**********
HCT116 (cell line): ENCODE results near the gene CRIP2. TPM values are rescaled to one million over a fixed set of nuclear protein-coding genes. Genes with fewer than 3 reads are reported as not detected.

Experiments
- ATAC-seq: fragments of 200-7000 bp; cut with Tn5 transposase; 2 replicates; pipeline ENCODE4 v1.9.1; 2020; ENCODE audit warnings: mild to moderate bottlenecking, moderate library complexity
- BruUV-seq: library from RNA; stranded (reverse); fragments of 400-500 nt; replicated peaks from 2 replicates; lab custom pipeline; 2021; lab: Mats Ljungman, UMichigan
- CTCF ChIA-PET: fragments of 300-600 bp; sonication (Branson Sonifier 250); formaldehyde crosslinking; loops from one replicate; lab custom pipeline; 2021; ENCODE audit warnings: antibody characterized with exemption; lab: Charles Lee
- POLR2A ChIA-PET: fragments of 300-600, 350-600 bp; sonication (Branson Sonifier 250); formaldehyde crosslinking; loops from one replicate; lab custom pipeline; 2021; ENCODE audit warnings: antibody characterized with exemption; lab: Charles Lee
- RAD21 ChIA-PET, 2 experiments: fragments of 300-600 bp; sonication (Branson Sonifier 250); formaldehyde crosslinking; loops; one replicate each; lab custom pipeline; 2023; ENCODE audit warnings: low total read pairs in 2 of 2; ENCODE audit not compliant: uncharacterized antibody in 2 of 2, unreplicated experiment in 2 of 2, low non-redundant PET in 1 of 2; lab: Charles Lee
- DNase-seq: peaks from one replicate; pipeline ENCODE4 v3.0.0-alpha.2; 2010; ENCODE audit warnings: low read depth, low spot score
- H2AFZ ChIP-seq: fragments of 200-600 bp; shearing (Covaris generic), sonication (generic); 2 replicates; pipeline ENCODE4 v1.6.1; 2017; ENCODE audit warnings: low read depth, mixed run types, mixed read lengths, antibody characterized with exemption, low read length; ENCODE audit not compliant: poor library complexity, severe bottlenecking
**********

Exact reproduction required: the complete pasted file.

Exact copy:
HCT116 (cell line): ENCODE results near the gene CRIP2. TPM values are rescaled to one million over a fixed set of nuclear protein-coding genes. Genes with fewer than 3 reads are reported as not detected.

Experiments
- ATAC-seq: fragments of 200-7000 bp; cut with Tn5 transposase; 2 replicates; pipeline ENCODE4 v1.9.1; 2020; ENCODE audit warnings: mild to moderate bottlenecking, moderate library complexity
- BruUV-seq: library from RNA; stranded (reverse); fragments of 400-500 nt; replicated peaks from 2 replicates; lab custom pipeline; 2021; lab: Mats Ljungman, UMichigan
- CTCF ChIA-PET: fragments of 300-600 bp; sonication (Branson Sonifier 250); formaldehyde crosslinking; loops from one replicate; lab custom pipeline; 2021; ENCODE audit warnings: antibody characterized with exemption; lab: Charles Lee
- POLR2A ChIA-PET: fragments of 300-600, 350-600 bp; sonication (Branson Sonifier 250); formaldehyde crosslinking; loops from one replicate; lab custom pipeline; 2021; ENCODE audit warnings: antibody characterized with exemption; lab: Charles Lee
- RAD21 ChIA-PET, 2 experiments: fragments of 300-600 bp; sonication (Branson Sonifier 250); formaldehyde crosslinking; loops; one replicate each; lab custom pipeline; 2023; ENCODE audit warnings: low total read pairs in 2 of 2; ENCODE audit not compliant: uncharacterized antibody in 2 of 2, unreplicated experiment in 2 of 2, low non-redundant PET in 1 of 2; lab: Charles Lee
- DNase-seq: peaks from one replicate; pipeline ENCODE4 v3.0.0-alpha.2; 2010; ENCODE audit warnings: low read depth, low spot score
- H2AFZ ChIP-seq: fragments of 200-600 bp; shearing (Covaris generic), sonication (generic); 2 replicates; pipeline ENCODE4 v1.6.1; 2017; ENCODE audit warnings: low read depth, mixed run types, mixed read lengths, antibody characterized with exemption, low read length; ENCODE audit not compliant: poor library complexity, severe bottlenecking